HL: At a certain point, did you make a decision to write a “Brooklyn” novel?
TNI: Well the first few drafts I thought, “I should make this in Queens,” because it’s more South Asian. And I thought fuck that, it’s not more South Asian! All the people who own these Muslim oil shops — that’s very much the inspiration for Anwar — these health food stores, these herbal shops…they’re from Bangladesh. Their owners are Bangladeshi people, the people who work there are Bangladeshi people, and it’s a character that I knew I wanted to write. Anything I write, I feel is very much about creative entrepreneurship and the hustle. You know, it’s always about our hustle. When I met you, you were like, “I’m selling bags for my mom!” We’re all just trying to make a dollar, you know?
HL: We were both vendors at the Brooklyn Night Bazaar! Could you talk a little bit about retail and art? And about how your business, Hi Wildflower, plays into your writing?
TNI: I’ve been thinking about Bright Lines for a decade. And that’s a really long time to think about something. And not having a full time job in a traditional sense, and a 401k plan, and all these things that we are told we should have. They are elusive for us. And I knew that I sacrificed that. Even up to last year, I was just freelancing as a writer, trying to get copywriting gigs. And then I saw there are all these brands doing beauty, and candles, and I’ve been so interested in anything to do with essential oils and botanicals, and all these things that I think get a kind of new-agey spin. But all of those texts that people reference are things that I’ve been interested in for decades. That’s what I’ve been into since I was a teenager. I really wanted to do something that connects back to the themes in the book, but it’s a continuation of the stuff that I’ve always been interested in. It’s just another iteration. Every candle has a little poem on it, and I’m writing all the copy for everything, everything is a story-spun-world within itself. Each candle is a little slice of that world. They’re interlinked stories almost, these little objects that I’ve been creating. So it’s all connected.
HL: Your book and your business are kind of twins?
TNI: Yeah, they’re totally mirror —
HL: — sisters?
Everyone’s trying to not be anyone else’s minion.
TNI: Yeah! One is the dark and depressed and solitary sister, and the other one’s kind of, you know, very social and money oriented! And that’s the hard thing, to make your art something that isn’t about money. And my business is about products and creating a sustainable life for myself, and being accessible to people. And getting into these Brooklyn stores, so many of the women that I’m working with are small business owners like me! Everyone’s trying to not be anyone else’s minion. We’re trying to be our own boss.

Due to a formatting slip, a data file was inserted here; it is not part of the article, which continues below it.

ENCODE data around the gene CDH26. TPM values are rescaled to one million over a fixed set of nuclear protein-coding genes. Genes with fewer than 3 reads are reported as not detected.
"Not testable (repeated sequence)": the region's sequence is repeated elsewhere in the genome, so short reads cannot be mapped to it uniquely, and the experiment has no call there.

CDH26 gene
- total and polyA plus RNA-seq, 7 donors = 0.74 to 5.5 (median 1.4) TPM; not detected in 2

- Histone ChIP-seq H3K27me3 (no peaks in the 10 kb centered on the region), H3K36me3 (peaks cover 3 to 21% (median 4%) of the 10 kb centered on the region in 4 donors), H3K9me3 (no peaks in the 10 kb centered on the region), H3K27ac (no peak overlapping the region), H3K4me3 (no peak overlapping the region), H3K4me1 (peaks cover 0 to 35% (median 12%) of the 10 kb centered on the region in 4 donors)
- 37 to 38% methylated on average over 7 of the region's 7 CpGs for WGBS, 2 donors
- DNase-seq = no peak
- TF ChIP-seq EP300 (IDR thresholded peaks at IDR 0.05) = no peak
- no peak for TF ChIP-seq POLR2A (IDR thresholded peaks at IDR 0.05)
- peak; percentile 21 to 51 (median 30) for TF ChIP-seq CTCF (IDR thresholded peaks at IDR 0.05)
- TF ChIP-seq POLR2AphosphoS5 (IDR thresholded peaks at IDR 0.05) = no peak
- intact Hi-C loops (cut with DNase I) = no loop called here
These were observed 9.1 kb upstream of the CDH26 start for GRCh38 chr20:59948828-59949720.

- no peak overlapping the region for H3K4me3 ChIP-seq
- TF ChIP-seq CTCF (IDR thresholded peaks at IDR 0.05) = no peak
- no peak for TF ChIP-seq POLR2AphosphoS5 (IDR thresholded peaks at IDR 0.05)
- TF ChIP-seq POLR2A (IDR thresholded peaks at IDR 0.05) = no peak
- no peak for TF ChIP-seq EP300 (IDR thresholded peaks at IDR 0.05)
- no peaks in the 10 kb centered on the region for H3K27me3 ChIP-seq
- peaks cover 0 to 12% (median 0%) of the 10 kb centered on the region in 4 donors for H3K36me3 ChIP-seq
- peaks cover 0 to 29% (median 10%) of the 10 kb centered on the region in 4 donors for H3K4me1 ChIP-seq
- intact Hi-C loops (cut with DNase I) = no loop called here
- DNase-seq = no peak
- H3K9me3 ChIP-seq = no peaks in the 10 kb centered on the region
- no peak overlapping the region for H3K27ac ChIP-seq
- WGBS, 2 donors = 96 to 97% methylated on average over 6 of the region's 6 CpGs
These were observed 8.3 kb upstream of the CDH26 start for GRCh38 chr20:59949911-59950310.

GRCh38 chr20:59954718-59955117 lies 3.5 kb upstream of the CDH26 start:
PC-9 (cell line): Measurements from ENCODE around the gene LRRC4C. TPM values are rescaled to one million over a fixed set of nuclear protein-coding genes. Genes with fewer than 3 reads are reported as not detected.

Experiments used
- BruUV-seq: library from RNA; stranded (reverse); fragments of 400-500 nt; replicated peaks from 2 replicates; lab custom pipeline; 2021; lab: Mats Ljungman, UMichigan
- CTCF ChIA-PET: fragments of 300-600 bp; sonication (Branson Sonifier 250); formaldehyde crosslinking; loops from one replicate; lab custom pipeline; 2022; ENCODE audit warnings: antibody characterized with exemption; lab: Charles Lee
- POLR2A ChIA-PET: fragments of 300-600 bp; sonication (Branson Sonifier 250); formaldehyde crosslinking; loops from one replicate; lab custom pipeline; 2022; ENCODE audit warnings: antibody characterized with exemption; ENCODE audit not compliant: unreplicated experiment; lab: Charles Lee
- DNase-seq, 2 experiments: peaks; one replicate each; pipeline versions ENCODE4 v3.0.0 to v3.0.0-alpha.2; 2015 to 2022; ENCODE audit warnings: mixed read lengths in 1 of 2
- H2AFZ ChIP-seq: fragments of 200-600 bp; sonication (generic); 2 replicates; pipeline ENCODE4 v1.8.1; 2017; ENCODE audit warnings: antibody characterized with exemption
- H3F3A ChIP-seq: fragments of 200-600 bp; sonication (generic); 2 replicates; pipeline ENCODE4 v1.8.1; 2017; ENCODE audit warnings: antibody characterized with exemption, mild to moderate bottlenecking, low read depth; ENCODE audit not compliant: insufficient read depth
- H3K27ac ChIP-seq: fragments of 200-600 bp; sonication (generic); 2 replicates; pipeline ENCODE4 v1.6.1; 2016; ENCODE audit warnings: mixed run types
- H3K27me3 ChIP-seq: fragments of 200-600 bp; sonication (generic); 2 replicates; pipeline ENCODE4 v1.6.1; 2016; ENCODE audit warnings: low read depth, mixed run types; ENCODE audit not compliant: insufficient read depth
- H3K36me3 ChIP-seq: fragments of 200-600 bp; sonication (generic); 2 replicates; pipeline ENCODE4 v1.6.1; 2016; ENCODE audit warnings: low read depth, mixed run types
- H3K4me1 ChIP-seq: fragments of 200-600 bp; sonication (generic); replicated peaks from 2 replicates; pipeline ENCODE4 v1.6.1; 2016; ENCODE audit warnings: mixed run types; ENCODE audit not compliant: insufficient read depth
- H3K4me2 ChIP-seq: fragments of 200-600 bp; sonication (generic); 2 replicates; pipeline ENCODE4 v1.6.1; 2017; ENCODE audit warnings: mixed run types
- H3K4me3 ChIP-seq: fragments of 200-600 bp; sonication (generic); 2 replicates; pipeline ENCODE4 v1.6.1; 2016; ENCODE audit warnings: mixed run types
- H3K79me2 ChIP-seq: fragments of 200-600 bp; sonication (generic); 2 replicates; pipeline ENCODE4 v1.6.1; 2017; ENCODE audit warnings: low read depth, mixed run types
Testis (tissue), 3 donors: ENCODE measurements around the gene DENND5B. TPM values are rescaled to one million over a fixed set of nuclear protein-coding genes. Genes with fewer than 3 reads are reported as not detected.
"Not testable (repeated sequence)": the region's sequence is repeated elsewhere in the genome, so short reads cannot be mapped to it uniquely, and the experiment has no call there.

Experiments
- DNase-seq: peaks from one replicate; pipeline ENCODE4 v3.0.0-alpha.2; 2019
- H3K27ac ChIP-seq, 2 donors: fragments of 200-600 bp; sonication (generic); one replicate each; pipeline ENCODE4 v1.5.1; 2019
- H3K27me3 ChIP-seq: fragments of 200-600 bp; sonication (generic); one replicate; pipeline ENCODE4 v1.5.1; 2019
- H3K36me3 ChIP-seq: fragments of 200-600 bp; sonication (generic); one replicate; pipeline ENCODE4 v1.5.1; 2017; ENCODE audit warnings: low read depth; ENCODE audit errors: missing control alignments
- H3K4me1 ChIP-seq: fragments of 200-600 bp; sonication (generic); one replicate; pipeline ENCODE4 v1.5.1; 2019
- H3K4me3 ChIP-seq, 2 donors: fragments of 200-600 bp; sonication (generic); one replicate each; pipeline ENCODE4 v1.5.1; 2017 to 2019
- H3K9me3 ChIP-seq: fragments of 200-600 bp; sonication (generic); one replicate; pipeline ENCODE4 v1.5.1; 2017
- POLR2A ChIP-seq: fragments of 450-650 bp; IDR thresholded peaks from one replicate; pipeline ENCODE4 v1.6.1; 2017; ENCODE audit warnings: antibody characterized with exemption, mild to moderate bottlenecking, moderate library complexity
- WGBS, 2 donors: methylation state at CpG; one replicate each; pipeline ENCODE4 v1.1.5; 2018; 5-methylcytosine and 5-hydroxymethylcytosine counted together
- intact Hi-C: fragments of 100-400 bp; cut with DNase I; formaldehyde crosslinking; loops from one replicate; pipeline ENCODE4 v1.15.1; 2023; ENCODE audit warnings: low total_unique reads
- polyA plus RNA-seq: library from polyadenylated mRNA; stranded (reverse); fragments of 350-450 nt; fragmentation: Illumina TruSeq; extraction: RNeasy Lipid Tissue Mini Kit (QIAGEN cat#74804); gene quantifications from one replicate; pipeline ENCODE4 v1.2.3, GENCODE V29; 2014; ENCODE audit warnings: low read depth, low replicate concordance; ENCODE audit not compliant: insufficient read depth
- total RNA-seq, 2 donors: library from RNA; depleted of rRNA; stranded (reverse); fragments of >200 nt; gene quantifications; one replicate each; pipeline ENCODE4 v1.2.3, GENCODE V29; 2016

HL: And there’s value in that.
TNI: I think so! My parents said, “Okay, shouldn’t you get a job and health insurance?” And I said, “I have job!” And now they’re saying, “Okay, it’s real.”
HL: I was really taken with all of the dualities in your book. Anwar builds two of everything in their home. And there are two adopted sisters, Ella and Charu, who are very much two sides of the same coin. Was this something that you were thinking about when you were putting the story together?
We embroider, and embroider, and embroider, and then we just unravel everything and start some new shit.
TNI: I think that is just my being. Anyone who knows me really well will say, “You say one thing with such conviction and then you completely say the opposite, with the same amount of conviction!” That is the artistic process. We embroider, and embroider, and embroider, and then we just unravel everything and start some new shit. It’s completely the back and forth of building something up and breaking it down. I think duality is just a great continuum. We’re just sliding back and forth between poles. There’s no equilibrium. I mean, I’m a Libra, so I’m very much into the eternal balance. I think when we get bored or stagnant we want to shake things up. When we are really really depressed we want some light. I think that’s our natural inclination as human beings, to gravitate towards the thing that we’re lacking.